Sun SPARCstation IPC
This little guy came to me in “not working, for parts” condition. It came loaded with a Seagate ST1480N 426MB SCSI-2 hard drive, Sony 1.44MB floppy drive, a Sun cgthree framebuffer SBus card, and 32MB of RAM (8x4MB). This machine was introduced in July 1990, but it’s not entirely clear when my machine was actually manufactured. Many of the ICs are shared with the older SPARCstation 1+, so many of the datecodes are 1989 or 1990, but some are early 1991. It has PROM version 1.6 which seems very old.
Since the machine wouldn’t power on at all, checking the power supply was the obvious first step. After cracking the machine open, I could already see signs of significant capacitor carnage. The design of this machine mounts the power supply upside-down in the chassis, and some capacitor electrolyte had dripped onto the mainboard. Not very much, and fortunately it looked like it hadn’t been there for long (possibly from being jostled around in shipping), so fortunately that cleaned up easily.
Once inside the power supply, there were definite problems in the output section. All of the big, high-capacitance low-ESR output filter caps were oozing, so everything in the area was brown and sticky. I removed all of the electrolytics (which of course smelled awful; burning capacitor electrolyte smells like dirty rotting fish) and cleaned up the board with flux remover and 99.9% alcohol.
In picking replacement parts, I couldn’t find any drop-in equivalent for the large input filter cap (390μF, 400V), so I kept that one intact (it did not have any signs of trauma). Most capacitors of that size use a newer snap-in style mount but the old one in this power supply used a kind of tab mount. Doesn’t look like anyone makes them like that anymore, so hopefully this one holds up long term.
Fortunately, after cleaning up the board and installing new Nichicon capacitors, the machine fired right up. Typical with machines of this age, the NVRAM/TOD chip on the board was dead, so I replaced it with an ST M48T02 and reprogrammed it using instructions from the Sun NVRAM FAQ. I found the machine’s original MAC address by looking at
/var/adm/messages on the disk (I pulled an image of it to see what was on the disk while I was waiting for PSU parts to come in).
Unlike my other SPARCstations this machine uses mini-DIN8 serial ports and the audio in/out ports use a special dongle that plugs into another mini-DIN8 port. Fortunately, WeirdStuff has a bunch of these old cables. Also, this machine only has an AUI-15 port for Ethernet so I had to find a transciever to plug it into my switch.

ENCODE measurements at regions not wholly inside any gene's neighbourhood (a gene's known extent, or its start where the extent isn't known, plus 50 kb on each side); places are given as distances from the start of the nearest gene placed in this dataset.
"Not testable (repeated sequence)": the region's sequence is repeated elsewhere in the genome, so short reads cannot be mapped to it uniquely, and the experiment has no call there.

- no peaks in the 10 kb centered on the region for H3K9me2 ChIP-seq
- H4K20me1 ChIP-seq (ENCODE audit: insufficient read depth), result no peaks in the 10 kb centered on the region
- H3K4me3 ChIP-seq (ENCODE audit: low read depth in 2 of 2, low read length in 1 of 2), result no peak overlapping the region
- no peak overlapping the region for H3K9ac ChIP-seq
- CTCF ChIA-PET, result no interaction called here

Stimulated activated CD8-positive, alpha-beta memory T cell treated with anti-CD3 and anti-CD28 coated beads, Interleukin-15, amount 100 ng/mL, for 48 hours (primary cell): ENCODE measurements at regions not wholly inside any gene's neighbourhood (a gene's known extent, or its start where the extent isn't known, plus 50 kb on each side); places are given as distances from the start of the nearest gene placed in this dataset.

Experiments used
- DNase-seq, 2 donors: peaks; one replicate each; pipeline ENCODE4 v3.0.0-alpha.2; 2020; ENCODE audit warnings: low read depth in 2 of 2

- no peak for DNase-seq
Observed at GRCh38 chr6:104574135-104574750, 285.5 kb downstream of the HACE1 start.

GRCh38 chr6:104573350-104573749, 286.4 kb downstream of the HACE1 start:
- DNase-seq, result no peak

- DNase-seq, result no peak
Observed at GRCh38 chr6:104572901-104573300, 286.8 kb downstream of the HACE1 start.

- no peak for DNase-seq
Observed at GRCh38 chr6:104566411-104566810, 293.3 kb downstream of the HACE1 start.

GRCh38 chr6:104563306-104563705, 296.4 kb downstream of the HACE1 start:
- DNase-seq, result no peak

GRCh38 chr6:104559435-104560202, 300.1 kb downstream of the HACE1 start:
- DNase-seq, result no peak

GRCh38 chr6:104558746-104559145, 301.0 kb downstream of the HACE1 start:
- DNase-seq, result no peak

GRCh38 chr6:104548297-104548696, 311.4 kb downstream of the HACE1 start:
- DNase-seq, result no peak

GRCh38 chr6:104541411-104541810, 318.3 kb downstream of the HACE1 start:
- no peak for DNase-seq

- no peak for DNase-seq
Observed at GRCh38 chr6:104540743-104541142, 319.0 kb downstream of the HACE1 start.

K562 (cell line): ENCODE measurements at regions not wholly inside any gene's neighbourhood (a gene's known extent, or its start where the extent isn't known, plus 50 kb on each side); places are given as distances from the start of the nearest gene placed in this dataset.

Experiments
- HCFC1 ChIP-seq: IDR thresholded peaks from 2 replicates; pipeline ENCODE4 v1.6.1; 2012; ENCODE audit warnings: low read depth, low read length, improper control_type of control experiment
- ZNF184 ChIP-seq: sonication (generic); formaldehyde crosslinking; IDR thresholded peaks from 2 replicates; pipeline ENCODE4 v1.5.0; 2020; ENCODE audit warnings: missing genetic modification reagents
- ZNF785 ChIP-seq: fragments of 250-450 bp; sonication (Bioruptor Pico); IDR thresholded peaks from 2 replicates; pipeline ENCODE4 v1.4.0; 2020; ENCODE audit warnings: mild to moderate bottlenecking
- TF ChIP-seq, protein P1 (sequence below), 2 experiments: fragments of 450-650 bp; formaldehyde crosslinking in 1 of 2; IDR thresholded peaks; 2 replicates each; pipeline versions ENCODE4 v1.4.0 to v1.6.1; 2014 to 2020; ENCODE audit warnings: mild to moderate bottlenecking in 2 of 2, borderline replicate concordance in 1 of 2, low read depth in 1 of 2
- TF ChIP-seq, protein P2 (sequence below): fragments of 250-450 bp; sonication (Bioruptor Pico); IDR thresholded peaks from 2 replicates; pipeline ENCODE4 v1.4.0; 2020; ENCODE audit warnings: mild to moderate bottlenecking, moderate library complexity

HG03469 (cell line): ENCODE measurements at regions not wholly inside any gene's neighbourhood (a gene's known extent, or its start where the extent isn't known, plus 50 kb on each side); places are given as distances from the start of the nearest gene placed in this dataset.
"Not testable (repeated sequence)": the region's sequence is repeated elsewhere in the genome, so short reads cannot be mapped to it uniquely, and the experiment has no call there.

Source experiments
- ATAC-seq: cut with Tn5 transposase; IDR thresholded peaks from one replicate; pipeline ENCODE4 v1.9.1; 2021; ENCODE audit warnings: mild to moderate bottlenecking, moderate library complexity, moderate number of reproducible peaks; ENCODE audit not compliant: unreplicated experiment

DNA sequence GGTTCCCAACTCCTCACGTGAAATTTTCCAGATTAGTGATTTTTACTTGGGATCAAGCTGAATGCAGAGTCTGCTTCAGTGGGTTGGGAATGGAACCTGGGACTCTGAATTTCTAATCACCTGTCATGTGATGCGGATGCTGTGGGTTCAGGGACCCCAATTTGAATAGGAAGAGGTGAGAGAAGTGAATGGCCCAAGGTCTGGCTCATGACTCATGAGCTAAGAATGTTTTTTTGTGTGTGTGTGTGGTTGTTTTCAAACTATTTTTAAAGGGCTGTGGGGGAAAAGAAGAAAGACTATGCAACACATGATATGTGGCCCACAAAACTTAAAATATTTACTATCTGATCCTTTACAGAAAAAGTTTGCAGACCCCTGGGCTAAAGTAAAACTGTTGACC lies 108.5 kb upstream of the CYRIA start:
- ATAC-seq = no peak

The disk had SunOS 4.1.4 installed on it, but after an unsuccessful attempt to install 4.0.3c (supposedly the oldest supported version), I reinstalled 4.1.4 clean. I’ll need to do some more research to see what I’m doing wrong with 4.0.3c.
SunOS phoenix 4.1.4 2 sun4c
- 25MHz LSI L64801 SPARC CPU
- CG3 SBus Framebuffer
- 32MB RAM (8x 4MB)
- PROM v1.6 - dated 26 Jun 1990
- 426MB Seagate ST1480N 3.5” SCSI-2 Disk (labeled as a SUN0424)
- Sony 1.44MB Floppy
- CentreCom 210TS 10BASE-T Ethernet Transciever
SunOS Release 4.1.4 (GENERIC) #2: Fri Oct 14 11:08:06 PDT 1994 Copyright (c) 1983-1993, Sun Microsystems, Inc. mem = 32768K (0x2000000) avail mem = 30531584 Ethernet address = 8:0:20:a:7d:8f cpu = Sun 4/40 zs0 at obio 0xf1000000 pri 12 zs1 at obio 0xf0000000 pri 12 fd0 at obio 0xf7200000 pri 11 audio0 at obio 0xf7201000 pri 13 sbus0 at SBus slot 0 0x0 dma0 at SBus slot 0 0x400000 esp0 at SBus slot 0 0x800000 pri 3 sd0 at esp0 target 3 lun 0 sd0: <SUN0424 cyl 1151 alt 2 hd 9 sec 80> le0 at SBus slot 0 0xc00000 pri 5 cgthree0 at SBus slot 2 0x0 pri 7 bwtwo0 at SBus slot 3 0x0 pri 7 root on sd0a fstype 4.2 swap on sd0b fstype spec size 65520K dump on sd0b fstype spec size 65508K
OpenSSL 0.9.8zh 3 Dec 2015 built on: Thu Jul 6 16:43:26 PDT 2017 options:bn(64,32) md2(int) rc4(ptr,char) des(ptr,risc1,16,long) aes(partial) idea(int) blowfish(idx) compiler: gcc -O3 -mv8 -Dssize_t=int available timing options: TIMES TIMEB HZ=60 [sysconf value] timing function used: times The 'numbers' are in 1000s of bytes per second processed. type 16 bytes 64 bytes 256 bytes 1024 bytes 8192 bytes md5 47.77k 143.10k 498.93k 934.77k 1380.14k sha1 56.70k 174.17k 404.28k 608.60k 729.09k sha256 47.46k 118.33k 223.70k 289.79k 313.28k